Breaking up with Calories – Falling in love with carbs, fats, proteins, and optimized hormones

Convincing a 54-year old woman that she should stop counting calories is a hard sell. I grew up in the era of drinking lemon water and using baby oil to get a tan. If you wanted to lose weight, you simply decreased your caloric intake. “Skinny” came in a pink can called, “Tab.” The rule was to eat what you wanted, just make sure you didn’t go over your daily caloric allotment. It stuck with me and trying to shake it has been like melting a glacier with a glass of water. I loved my calories, the few I had. We were a couple, committed to each other.

Things started to change when I met my trainer, Javier. He’s super-smart. He’s made me strong, lean, and more toned than I have been in my previous eight years of lifting. He pushes me hard and I do what he says. But when it came to nutrition, I had no idea what he was talking about. He first tried to explain it to me with words like, fat oxidation, anabolic, ketosis, post-absorptive rate, thermodynamics, epigenetic phenomena – Quick, somebody hand me a Snickers bar! I needed a simple explanation of why heavy weightlifting 30 minutes then spend between 8 – 13 miles on the “wogging” (walking and jogging) trail daily wasn’t losing weight on a 1200 – 1500 calorie-a-day diet. I knew I couldn’t cut calories much more without fainting but I didn’t understand what I was doing wrong. When he first told me that I needed to increase my caloric intake, I almost left the gym. Something kept me from that impulse – it could have been the burn my legs were feeling from the lunges I just completed.

I asked Javier to try again, to make it simple. Remedial. Elementary. While he can’t really seem to count reps accurately (“20” is not “5,” Javier…), he has helped me understood the importance of carbohydrates, fats (yes, “fats”), protein, and hormone optimization. Calories are not to be completely ignored, but they are not the stars of the show.

My explanation below is unworthy of a grade higher than a C+ but it has worked for me. Everybody’s gotta start where they are and I was at the bottom.

Pack on the Protein – Protein is essential for building muscle. Lean beef, chicken, turkey, fish, eggs, egg whites, and whey are in that wheelhouse. Protein feeds muscles the nutrients they need to build healthy mass and function properly. It’s difficult to over-due protein so it is the last of my worries.

Get Chummy with the Carbs – Carbs have gotten a bad rap. Complex carbohydrates convert to fuel. Good carbs are high in fiber and encourage but slow digestion and are found in whole grains, beans, oats, fresh fruits, veggies, and nuts. They prevent those spikes in blood sugar that contribute to hunger cravings and mood swings. They keep us full longer, staving off hunger. They lower bad cholesterol, improve memory, help prevent some diseases, and bump up serotonin production – the happy hormone. Bonus.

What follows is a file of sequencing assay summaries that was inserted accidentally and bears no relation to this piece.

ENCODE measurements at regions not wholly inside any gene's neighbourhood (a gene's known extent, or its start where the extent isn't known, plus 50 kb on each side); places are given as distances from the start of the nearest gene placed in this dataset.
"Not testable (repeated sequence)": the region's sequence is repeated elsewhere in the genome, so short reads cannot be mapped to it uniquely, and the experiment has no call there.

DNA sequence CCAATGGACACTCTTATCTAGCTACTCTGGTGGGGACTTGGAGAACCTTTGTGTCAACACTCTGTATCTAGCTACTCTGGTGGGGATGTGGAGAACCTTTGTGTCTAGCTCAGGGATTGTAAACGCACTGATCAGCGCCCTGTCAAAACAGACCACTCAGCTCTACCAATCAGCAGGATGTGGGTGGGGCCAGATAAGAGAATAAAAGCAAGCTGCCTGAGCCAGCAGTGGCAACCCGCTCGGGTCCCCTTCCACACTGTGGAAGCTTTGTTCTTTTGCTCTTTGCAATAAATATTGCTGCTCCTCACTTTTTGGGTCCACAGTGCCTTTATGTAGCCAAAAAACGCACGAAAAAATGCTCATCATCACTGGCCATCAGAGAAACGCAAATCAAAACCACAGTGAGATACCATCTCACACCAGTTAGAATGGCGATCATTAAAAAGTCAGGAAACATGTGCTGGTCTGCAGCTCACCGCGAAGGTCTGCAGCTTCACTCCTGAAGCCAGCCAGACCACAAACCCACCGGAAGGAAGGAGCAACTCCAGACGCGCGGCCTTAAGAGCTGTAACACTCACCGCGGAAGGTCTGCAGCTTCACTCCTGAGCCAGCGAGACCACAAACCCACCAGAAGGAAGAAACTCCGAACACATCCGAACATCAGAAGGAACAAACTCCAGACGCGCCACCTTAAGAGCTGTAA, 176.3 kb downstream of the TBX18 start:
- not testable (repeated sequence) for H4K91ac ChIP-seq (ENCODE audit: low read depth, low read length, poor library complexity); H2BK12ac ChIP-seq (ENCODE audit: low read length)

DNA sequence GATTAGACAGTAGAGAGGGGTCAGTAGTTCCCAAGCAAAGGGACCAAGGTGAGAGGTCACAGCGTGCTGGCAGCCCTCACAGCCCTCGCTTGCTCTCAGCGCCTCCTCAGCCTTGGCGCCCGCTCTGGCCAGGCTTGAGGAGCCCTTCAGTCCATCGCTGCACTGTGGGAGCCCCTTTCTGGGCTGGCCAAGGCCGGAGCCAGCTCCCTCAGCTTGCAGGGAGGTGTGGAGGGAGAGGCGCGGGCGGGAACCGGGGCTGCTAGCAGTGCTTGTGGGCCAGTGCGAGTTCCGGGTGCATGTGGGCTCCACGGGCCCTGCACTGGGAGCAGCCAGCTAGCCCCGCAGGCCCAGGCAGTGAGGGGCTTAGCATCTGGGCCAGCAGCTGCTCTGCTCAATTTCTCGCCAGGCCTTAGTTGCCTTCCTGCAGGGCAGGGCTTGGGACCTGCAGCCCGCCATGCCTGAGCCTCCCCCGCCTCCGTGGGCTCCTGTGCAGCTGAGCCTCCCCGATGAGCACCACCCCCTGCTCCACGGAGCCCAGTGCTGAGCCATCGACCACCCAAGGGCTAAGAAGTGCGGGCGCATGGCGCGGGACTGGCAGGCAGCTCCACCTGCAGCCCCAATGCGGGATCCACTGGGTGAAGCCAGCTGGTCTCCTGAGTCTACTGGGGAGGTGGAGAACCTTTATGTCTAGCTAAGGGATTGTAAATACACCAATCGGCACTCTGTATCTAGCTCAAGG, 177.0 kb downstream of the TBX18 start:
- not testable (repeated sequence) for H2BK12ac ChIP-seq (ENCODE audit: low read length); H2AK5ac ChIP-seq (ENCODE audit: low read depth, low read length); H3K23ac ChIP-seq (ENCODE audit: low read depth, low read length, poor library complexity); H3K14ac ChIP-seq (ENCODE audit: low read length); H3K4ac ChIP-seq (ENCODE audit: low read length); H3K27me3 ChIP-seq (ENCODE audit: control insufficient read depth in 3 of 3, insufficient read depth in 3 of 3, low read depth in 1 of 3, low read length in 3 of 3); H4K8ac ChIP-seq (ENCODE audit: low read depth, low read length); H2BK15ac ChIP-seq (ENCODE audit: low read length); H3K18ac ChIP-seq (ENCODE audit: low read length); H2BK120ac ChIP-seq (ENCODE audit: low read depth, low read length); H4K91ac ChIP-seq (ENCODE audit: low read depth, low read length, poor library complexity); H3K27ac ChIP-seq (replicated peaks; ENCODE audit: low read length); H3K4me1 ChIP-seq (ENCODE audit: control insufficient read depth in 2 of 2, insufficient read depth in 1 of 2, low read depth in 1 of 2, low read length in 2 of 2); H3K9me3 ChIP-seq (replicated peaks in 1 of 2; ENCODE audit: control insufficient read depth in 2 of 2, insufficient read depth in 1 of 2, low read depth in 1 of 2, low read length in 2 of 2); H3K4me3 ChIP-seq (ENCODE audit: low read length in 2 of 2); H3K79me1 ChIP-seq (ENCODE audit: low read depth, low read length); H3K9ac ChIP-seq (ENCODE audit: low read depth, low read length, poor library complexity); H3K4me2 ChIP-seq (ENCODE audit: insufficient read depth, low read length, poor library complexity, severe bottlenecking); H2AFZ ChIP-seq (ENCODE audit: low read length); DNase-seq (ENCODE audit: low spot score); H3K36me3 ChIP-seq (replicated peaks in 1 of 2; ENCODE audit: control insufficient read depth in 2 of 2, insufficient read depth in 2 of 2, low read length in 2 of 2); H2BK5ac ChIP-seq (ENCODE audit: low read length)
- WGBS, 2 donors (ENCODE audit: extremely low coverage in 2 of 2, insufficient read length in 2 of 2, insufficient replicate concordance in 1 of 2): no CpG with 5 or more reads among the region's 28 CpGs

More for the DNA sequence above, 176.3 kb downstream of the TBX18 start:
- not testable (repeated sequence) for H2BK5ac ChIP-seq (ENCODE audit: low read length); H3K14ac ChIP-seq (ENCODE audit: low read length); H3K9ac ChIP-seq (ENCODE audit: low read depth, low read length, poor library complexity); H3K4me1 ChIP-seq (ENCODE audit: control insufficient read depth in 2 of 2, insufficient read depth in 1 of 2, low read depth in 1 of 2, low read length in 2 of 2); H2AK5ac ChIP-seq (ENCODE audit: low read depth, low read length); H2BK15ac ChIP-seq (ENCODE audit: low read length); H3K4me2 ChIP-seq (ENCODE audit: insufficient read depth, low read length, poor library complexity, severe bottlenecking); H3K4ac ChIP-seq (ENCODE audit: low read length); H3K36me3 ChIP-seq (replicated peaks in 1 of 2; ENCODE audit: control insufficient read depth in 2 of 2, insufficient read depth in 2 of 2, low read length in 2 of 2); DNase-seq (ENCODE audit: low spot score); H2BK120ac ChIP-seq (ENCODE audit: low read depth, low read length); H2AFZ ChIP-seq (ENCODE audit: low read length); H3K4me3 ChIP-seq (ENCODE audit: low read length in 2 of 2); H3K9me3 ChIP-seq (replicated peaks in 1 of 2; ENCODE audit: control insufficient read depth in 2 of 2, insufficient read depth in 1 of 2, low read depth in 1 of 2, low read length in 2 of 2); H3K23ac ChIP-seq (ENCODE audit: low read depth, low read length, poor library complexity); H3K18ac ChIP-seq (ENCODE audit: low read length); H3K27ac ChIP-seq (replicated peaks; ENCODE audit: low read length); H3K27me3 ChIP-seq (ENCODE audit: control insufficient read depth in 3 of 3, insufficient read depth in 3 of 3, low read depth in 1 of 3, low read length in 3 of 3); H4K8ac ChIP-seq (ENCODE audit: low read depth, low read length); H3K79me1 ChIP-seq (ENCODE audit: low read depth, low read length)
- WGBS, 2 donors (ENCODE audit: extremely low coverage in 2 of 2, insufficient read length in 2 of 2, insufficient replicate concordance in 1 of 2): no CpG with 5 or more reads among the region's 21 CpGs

Our bodies don’t store them as fat when eaten in the right proportion to good fats and protein. Eating too few good carbs can turn the body into a hoarder and make losing excess weight and maintaining a healthy weight almost impossible.

Get Friendly with Fats – The good fats are essential for optimal weight and health. Bad fats are what increase the risk of certain diseases. Good fats protect your brain and heart, and help keep you at a healthy weight. Like the good carbs, they can protect against diseases, boost a person’s mood (yay fats!), and help us maintain a healthy weight. Some examples of good fats are salmon, soybeans, flax seeds, peanuts, avocados, olive oil, almonds, and walnuts.

We need fat. I’ve learned that it’s important to eat them in disproportionate amounts. What I mean by that is that if you are eating higher carbs one day, then your fats should be lower and vice versa. They take turns as the premium fuel your body uses to run. They also keep the body from settling into complacency and not burning fuel like it should.

OPTIMIZE YOUR HORMONES – For the last three years, I have been on bioidentical hormone replacement therapy (BHRT). Hormone levels naturally decline as we age. Low hormones increase the risk of heart disease, some cancers, and a host of other health challenges – think “menopause, mood swings, hot flashes, weight gain, insomnia, forgetfulness…” I get BioTE® Medical’s subcutaneous pellets inserted every 3-4 months. They are cardio-activated and because my activity level is extremely high, I get pelleted more often than the average female patient who goes every 5-6 months.

I’m feeling better than ever. I have dissolved my exclusive relationship with calories. The breakup was difficult. It took a long time and it was painful. We had some great times together. But I am stronger, healthier, happier, and leaner than ever and the glacier is starting to melt.

Just for the health of it,

 

Kelly

 

BioTE® medical providers are nationwide. For a provider near you, visit www.biotemedical.com

 

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